People Flow

Spring 2016

A study of how people move through and interact with a multi-purposed space. An observational approach yields an understanding of natural movements in the space without intervening. Then, focusing on the unique pain points, i.e where congestion occurs, or it gets to loud to focus on your work.

We make categories for the different types of spaces based off of furniture type and noise level and go from there to the users of the spaces.

 
 
 

1. Hall Area

2. Lounge Area

3. Cafe Area

4. Bar Area

5. Study Area

6. Back Area

 
 

The third floor of the Gates Hillman Computer Science building at CMU has a cafe and many areas for students to work and collaborate with peers.

Since it is so welcoming of an environment, it attracts a large student and faculty body, and therefore it occasionally becomes cumbersome to move through the space easily: chairs in your way; crowds of people standing around seated, focused students. It can get a little cramped.

 
 

Eating           Studying           Relaxing

 

 

Students move and work through the space in these patterns depicted to the right. The arrow groupings show how a student may move through the space and not stay, and also how they may settle down in the environment.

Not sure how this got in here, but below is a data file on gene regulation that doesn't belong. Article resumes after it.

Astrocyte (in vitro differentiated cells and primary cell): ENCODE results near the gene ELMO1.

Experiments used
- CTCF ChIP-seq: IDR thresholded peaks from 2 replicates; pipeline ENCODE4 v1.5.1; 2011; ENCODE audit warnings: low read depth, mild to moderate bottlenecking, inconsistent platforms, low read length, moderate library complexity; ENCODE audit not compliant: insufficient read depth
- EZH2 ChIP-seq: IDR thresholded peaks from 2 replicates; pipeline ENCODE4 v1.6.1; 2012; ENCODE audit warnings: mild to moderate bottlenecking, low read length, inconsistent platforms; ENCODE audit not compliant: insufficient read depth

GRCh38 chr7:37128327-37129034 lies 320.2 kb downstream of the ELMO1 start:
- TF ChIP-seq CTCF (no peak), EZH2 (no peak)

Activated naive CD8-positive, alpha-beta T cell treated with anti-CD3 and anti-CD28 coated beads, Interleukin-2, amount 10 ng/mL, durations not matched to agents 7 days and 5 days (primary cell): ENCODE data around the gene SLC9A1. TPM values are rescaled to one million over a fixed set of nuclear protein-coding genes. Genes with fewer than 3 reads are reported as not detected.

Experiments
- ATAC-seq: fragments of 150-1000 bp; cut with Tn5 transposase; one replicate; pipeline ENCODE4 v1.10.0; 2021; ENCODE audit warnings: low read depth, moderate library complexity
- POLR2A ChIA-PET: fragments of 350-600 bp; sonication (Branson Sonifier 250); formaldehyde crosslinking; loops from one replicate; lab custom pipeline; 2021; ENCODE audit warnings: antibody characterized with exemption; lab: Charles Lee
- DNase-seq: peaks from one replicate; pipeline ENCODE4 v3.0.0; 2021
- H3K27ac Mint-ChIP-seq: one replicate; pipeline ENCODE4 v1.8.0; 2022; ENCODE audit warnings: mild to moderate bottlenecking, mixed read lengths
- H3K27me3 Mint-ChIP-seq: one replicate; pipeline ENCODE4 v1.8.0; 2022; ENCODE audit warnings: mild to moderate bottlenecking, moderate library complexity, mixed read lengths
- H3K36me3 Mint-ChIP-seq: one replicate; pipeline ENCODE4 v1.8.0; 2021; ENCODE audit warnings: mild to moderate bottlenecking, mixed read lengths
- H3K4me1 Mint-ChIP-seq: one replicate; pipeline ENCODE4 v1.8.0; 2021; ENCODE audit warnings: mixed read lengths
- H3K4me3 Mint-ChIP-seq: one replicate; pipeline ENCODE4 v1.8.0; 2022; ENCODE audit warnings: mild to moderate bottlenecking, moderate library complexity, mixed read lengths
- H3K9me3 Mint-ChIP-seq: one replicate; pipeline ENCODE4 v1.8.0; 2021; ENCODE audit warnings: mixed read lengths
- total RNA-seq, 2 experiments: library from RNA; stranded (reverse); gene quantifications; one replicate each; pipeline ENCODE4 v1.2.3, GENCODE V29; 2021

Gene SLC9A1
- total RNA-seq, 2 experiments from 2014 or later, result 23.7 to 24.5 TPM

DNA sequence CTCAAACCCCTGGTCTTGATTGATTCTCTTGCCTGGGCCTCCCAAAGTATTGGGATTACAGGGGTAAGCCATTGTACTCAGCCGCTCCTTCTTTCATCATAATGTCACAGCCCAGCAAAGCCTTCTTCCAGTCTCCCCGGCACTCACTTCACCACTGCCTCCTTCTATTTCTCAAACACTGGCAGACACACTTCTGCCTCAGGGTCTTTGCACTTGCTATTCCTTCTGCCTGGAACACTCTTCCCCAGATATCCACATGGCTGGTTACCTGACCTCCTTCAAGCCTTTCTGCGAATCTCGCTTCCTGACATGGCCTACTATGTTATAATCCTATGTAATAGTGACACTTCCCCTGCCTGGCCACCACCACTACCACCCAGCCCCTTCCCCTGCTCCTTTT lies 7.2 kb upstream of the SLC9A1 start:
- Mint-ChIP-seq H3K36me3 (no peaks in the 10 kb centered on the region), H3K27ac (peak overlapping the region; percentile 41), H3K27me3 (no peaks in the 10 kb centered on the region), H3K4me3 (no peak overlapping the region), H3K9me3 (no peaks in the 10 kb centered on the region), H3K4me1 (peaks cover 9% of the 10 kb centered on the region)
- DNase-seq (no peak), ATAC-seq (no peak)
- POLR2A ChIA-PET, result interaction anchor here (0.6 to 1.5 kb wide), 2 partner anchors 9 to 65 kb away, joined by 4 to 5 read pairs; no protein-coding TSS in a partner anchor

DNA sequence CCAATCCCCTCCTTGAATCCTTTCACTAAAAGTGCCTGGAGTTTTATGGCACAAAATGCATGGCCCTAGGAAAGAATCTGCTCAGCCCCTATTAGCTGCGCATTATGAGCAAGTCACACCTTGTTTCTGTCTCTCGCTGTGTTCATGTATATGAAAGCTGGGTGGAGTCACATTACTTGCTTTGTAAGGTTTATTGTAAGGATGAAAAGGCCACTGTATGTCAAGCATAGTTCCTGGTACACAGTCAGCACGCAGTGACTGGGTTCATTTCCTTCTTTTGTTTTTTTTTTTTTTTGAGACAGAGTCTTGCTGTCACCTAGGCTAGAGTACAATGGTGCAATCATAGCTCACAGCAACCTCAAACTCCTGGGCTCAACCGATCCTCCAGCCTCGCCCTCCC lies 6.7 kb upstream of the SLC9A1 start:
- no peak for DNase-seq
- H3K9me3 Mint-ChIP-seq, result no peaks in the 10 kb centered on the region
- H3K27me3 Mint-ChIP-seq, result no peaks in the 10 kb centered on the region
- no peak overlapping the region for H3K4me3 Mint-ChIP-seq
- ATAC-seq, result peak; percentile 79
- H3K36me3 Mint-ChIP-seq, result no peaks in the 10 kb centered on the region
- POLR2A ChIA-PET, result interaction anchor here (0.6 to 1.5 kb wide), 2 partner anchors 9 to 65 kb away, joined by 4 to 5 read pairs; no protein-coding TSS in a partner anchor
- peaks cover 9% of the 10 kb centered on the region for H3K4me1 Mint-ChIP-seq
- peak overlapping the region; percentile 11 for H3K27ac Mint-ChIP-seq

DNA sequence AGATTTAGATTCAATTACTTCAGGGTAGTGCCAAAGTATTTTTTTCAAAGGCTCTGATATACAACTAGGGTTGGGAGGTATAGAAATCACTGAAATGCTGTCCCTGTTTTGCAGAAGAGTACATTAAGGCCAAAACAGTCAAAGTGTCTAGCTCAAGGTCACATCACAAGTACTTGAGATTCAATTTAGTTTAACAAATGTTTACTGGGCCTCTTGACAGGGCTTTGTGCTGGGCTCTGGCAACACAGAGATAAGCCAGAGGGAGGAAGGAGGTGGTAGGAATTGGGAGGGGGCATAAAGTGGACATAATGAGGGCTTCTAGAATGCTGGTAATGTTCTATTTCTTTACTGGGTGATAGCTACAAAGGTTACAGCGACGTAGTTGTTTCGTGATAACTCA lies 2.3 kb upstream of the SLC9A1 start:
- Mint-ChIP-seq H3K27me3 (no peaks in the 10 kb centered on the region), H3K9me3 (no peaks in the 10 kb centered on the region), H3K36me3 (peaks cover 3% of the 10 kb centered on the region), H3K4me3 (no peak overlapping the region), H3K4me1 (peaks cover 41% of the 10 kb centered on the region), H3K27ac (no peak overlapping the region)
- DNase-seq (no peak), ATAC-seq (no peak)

Since it is at the ground level (third floor is the ground level) of a highly functioning building, many students interact with the 'Cafe in Gates'. It's a student hub and relaxing place to take a break. Yes, it is busy, and yes, it is flawed. It becomes congested, and the areas are roughly defined if at all.

 
 
 

Talking to the students in the area, we find that the spaces can have totally different uses and that's ok, but what we find is that there are some areas that have pain points, and that if addressed, the flow of people would be greatly lubricated.

 
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As is, there is barely enough room for one person sitting while hanging there backpack on their chair. We see a lot of congestion in this area during the busy hours of the afternoon.

 
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To make a beneficial change to the space, we propose that the line change which side it is on. This would give the students sitting by the window more peace and take away much of the distracting noise from the students in line.

 
 
 

Ideally...

We find the best way to remove congestion would be to move the entire cafe station into the computer cluster and create a welcoming cafe seating area where the cafe currently is.

 
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That would be the ideal improvement to the flow of the space, though we recognize the large structural changes that would need to occur.